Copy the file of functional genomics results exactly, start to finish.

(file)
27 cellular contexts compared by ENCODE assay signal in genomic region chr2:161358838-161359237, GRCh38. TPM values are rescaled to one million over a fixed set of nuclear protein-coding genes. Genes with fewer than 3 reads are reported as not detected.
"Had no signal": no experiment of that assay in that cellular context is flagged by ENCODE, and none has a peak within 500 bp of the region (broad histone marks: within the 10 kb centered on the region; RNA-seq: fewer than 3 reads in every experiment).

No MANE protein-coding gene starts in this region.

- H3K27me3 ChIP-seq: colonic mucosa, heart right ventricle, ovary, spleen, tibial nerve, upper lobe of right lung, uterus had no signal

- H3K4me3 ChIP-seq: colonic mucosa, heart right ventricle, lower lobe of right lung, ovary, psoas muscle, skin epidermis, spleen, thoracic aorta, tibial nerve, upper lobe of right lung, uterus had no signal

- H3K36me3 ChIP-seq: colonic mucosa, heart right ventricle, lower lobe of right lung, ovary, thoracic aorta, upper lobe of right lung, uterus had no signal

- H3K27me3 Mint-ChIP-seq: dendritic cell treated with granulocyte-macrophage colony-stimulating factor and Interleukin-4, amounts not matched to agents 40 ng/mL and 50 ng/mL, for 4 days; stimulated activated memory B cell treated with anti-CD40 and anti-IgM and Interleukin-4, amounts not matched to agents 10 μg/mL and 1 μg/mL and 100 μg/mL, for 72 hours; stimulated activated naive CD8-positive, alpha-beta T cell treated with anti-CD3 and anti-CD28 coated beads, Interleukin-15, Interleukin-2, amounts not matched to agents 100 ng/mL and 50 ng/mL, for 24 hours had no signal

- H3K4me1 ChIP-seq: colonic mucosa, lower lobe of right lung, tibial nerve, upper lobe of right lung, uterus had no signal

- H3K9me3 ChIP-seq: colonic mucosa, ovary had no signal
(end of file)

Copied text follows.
27 cellular contexts compared by ENCODE assay signal in genomic region chr2:161358838-161359237, GRCh38. TPM values are rescaled to one million over a fixed set of nuclear protein-coding genes. Genes with fewer than 3 reads are reported as not detected.
"Had no signal": no experiment of that assay in that cellular context is flagged by ENCODE, and none has a peak within 500 bp of the region (broad histone marks: within the 10 kb centered on the region; RNA-seq: fewer than 3 reads in every experiment).

No MANE protein-coding gene starts in this region.

- H3K27me3 ChIP-seq: colonic mucosa, heart right ventricle, ovary, spleen, tibial nerve, upper lobe of right lung, uterus had no signal

- H3K4me3 ChIP-seq: colonic mucosa, heart right ventricle, lower lobe of right lung, ovary, psoas muscle, skin epidermis, spleen, thoracic aorta, tibial nerve, upper lobe of right lung, uterus had no signal

- H3K36me3 ChIP-seq: colonic mucosa, heart right ventricle, lower lobe of right lung, ovary, thoracic aorta, upper lobe of right lung, uterus had no signal

- H3K27me3 Mint-ChIP-seq: dendritic cell treated with granulocyte-macrophage colony-stimulating factor and Interleukin-4, amounts not matched to agents 40 ng/mL and 50 ng/mL, for 4 days; stimulated activated memory B cell treated with anti-CD40 and anti-IgM and Interleukin-4, amounts not matched to agents 10 μg/mL and 1 μg/mL and 100 μg/mL, for 72 hours; stimulated activated naive CD8-positive, alpha-beta T cell treated with anti-CD3 and anti-CD28 coated beads, Interleukin-15, Interleukin-2, amounts not matched to agents 100 ng/mL and 50 ng/mL, for 24 hours had no signal

- H3K4me1 ChIP-seq: colonic mucosa, lower lobe of right lung, tibial nerve, upper lobe of right lung, uterus had no signal

- H3K9me3 ChIP-seq: colonic mucosa, ovary had no signal